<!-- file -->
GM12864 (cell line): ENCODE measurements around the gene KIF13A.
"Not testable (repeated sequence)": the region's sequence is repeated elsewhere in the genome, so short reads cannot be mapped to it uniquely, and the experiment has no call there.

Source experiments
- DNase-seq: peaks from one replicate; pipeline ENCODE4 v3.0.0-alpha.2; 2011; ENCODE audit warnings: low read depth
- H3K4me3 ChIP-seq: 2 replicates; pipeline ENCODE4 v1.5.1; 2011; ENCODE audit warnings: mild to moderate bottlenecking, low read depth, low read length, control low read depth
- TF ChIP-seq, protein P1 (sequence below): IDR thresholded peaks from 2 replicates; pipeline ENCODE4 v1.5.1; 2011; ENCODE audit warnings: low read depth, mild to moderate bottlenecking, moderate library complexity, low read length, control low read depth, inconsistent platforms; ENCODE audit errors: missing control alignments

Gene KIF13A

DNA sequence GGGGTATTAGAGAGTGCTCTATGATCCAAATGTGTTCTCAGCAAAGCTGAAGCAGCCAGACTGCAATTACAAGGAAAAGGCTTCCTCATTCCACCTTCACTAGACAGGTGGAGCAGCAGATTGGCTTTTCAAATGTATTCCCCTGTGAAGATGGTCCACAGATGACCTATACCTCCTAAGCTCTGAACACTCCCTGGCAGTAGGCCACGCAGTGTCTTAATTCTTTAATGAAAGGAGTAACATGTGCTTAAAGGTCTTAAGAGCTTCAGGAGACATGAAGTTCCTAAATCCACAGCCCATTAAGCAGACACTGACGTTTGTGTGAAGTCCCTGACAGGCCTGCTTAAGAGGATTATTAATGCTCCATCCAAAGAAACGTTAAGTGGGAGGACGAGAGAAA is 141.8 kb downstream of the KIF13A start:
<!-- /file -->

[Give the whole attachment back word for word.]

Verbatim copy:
GM12864 (cell line): ENCODE measurements around the gene KIF13A.
"Not testable (repeated sequence)": the region's sequence is repeated elsewhere in the genome, so short reads cannot be mapped to it uniquely, and the experiment has no call there.

Source experiments
- DNase-seq: peaks from one replicate; pipeline ENCODE4 v3.0.0-alpha.2; 2011; ENCODE audit warnings: low read depth
- H3K4me3 ChIP-seq: 2 replicates; pipeline ENCODE4 v1.5.1; 2011; ENCODE audit warnings: mild to moderate bottlenecking, low read depth, low read length, control low read depth
- TF ChIP-seq, protein P1 (sequence below): IDR thresholded peaks from 2 replicates; pipeline ENCODE4 v1.5.1; 2011; ENCODE audit warnings: low read depth, mild to moderate bottlenecking, moderate library complexity, low read length, control low read depth, inconsistent platforms; ENCODE audit errors: missing control alignments

Gene KIF13A

DNA sequence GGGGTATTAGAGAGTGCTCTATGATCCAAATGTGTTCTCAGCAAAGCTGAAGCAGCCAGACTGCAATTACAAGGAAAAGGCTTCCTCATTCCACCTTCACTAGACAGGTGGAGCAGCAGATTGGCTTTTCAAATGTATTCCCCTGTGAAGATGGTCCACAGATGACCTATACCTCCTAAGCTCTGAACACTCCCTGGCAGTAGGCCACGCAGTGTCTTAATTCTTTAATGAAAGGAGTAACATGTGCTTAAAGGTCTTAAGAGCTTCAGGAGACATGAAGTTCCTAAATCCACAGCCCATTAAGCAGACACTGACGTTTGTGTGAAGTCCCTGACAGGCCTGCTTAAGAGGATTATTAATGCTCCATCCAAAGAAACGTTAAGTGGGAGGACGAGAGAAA is 141.8 kb downstream of the KIF13A start: